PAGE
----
Tag Archives: URI scheme

Setting a Zend Framework _redirect Referer

Seems to be impossible, just because the only parameters you can set are far less than setting a referrer. Thus you’ve to rely on your browser capabilities. However the most reliable way is to redirect with referrer in mind. Something like _GET parameters.


Once this parameter is processed by the controller/action you can return to the referrer!

CSS sprites. Go beyond the limits with base64!

Why should I optimize CSS?

In fact how and why should I optimize CSS is the right question. Actually CSS is simply one ore more files loaded from the server to the client, usually a browser, with CSS specific rules that must be applied by the browser to the web page you’re seeing. That’s in general. Of course there are exceptions when CSS can be inline or added directly to the HTML tags, which is bad practice because thus the HTML markup becomes larger and even worse the browser cannot cache it and than load it quickly. In fact that’s why usually the CSS of a web page is put in one single file. Primary because that makes only one request to the server and in second hand because it can be cached by the browser.

Just because the nature of the CSS is that firstly it’s loaded and than executed one of the primary techniques of optimizing it is to make it smaller and therefore load faster. There are several methods of doing so. Enabling GZIP support of the web server and minifying the file are the most common ones. But one of the tricks you cannot optimizing just for second is using the so called CSS sprites.

CSS sprites

What are these? To answer this question I’ll simply try to give you an example. Let’s assume there are three CSS classes each one with its own background image. This makes four requests to the server. One for the CSS file and one per every background image. But what we’d like to achieve is to make less requests as we can. Than one of the things we can do is to make one single image and to change only the background-position CSS property to position it on the right place and to make it appear correctly.

Be careful! When you join all of the images into one single CSS sprite you may add one class with that background-image and every other class with only background-position property. Than every DOM element with that background must have both class names. Only than you can be sure the server will make two requests. One for the CSS file and one for the sprite.

base64 to encode images

In other hand most of the web projects are pretty big, and unfortunately it’s too difficult to make only one single sprite just because it’s too difficult to manage it after the project has become very large. That’s why mostly in the practice there are several sprites for the main components. But the problem is that again there are more HTTP requests.

Is there any way to make only one request?

Yes there is. Simply by converting your CSS sprite into a base64 encoded image. In breve base64 is an encoding where you can practically make any data into a string. Thus the image can be represented by a string containing the same information as the image. Hopefully most of the browser, except of course MSIE, does read the so called data urls, or:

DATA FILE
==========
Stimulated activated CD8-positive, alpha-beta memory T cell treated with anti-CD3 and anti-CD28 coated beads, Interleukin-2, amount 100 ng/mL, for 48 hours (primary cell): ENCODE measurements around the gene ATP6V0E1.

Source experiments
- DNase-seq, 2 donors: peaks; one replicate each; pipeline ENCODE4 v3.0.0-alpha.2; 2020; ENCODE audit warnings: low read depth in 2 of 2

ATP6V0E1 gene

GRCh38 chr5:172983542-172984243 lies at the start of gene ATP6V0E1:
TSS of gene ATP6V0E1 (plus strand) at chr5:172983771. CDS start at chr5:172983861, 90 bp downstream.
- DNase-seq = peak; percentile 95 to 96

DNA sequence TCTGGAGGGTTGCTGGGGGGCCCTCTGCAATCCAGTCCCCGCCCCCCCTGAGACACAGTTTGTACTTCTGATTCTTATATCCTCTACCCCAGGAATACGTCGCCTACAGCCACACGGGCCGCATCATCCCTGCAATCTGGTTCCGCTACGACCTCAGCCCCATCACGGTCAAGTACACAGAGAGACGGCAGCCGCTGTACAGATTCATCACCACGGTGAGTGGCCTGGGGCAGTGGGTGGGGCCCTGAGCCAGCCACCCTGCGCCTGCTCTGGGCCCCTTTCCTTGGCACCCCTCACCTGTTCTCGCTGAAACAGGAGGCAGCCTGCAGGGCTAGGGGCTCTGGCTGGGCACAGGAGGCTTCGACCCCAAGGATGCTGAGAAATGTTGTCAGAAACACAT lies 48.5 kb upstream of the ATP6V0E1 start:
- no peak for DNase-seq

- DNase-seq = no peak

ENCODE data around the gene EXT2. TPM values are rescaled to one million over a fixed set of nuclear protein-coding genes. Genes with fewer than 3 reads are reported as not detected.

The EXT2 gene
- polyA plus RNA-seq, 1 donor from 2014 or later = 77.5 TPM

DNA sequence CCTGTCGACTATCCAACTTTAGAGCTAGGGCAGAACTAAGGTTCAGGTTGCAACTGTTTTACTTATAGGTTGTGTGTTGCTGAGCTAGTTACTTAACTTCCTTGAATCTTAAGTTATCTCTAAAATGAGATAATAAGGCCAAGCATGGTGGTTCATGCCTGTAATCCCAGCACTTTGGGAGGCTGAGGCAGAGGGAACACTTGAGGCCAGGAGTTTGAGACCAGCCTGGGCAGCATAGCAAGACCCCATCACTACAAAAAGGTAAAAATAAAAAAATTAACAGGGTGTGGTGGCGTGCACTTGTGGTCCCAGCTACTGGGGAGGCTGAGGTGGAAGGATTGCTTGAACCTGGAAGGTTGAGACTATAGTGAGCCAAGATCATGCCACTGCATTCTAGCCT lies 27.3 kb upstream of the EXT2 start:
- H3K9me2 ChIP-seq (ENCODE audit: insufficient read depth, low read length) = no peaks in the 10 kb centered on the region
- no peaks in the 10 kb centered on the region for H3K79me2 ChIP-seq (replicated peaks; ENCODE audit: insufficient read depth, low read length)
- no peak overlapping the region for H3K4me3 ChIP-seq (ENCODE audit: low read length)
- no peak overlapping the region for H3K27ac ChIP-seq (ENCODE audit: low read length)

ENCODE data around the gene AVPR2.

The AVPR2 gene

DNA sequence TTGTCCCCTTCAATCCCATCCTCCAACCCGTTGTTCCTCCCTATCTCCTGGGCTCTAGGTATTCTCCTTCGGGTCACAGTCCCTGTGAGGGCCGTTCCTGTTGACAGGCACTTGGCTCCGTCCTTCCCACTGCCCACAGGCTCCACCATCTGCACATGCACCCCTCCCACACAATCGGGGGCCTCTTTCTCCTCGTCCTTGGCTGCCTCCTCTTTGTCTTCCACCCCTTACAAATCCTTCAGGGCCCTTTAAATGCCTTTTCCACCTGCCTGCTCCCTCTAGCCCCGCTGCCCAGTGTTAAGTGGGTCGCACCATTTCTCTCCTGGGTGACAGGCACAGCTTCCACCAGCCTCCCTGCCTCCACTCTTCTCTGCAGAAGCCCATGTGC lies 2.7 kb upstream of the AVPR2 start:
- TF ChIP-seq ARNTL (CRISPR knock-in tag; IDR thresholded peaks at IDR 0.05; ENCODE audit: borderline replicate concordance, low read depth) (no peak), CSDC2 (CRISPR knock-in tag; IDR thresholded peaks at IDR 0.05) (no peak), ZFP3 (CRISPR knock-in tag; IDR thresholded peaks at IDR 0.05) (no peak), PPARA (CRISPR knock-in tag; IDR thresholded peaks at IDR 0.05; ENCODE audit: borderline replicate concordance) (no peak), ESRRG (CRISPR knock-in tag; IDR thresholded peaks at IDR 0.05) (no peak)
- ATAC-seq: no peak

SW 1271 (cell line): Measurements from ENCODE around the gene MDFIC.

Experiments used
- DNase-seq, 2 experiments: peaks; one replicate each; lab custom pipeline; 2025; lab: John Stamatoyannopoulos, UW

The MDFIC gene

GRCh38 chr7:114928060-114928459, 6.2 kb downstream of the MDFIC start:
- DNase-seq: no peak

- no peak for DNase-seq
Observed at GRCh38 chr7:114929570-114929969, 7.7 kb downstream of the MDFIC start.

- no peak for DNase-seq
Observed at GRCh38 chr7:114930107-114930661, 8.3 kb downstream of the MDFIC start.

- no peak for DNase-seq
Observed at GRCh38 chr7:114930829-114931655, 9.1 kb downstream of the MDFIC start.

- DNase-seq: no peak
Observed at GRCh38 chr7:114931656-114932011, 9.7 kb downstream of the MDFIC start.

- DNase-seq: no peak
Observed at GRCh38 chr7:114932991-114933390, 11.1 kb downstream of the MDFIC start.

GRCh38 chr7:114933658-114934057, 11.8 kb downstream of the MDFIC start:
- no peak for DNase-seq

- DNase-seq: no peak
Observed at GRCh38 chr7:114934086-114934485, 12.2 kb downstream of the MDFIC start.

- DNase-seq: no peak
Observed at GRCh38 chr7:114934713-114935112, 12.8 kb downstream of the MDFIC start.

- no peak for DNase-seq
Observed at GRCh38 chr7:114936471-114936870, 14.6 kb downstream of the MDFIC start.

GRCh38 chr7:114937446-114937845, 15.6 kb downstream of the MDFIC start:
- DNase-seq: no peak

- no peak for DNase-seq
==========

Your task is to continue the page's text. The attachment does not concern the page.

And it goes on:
<img src="data:image/png;base64,..... " />

and that’s enough to get started with base64 and the single request. The sprite has become a string!

CSS and base64

The natural question is now how to merge all this? You now have one CSS file with one or more sprites. Than you can convert them into a base64 encoded strings and put them all into the CSS.

There is a problem, of course, what happens with MSIE. As I said before MSIE doesn’t read base64 encoded images. Hopefully there is a solution described very well by Stoyan Stefanov in his blog post here.

Finally …

now there is only one request and everything works pretty fine. This technique can be really helpful to someone who’s trying to optimize the CSS performance to the limits.

Prevent link default action when mousedown and mouseup fires!

What is preventing default?

I’m sure you know how to prevent the default action of a link when onclick event is attached to it. Yes, it is a common task and by simply adding a return false; at the end of the method called on click it simply doesn’t call the refresh the page. This is really an everyday task. To describe it first, let’s imagine there’s a link with # href value:

<a onclick="”myFunc()”" href="”#”">click here</a>

Than the definition of myFunc() is something like that:

function myFunc() {
   return false;

If that “return false” part was missing you simply get additional # in the uri of the page and worse – you may be scrolled to the top of the page, because of the lack of an anchor with empty name.

OK, but we know how to deal it! But what happens when you don’t attach click event but mousedown/mouseup pair? It may seem the same thing but it is not!

When you place return false on both event handlers of the mousedown/up events nothing happens, there is a # on the end of the uri and yes the document is scrolled.

How the prevent the default action?

Simply by adding onclick event! We already know that this is working and prevents the default action. Just do the following:

    return false;
$(#element_id’).mouseup(function() {
   return false;

// this doesn’t work like preventing the default refresh
// action until ....
$(‘#element_id’).click(function() {
   return false;
// is added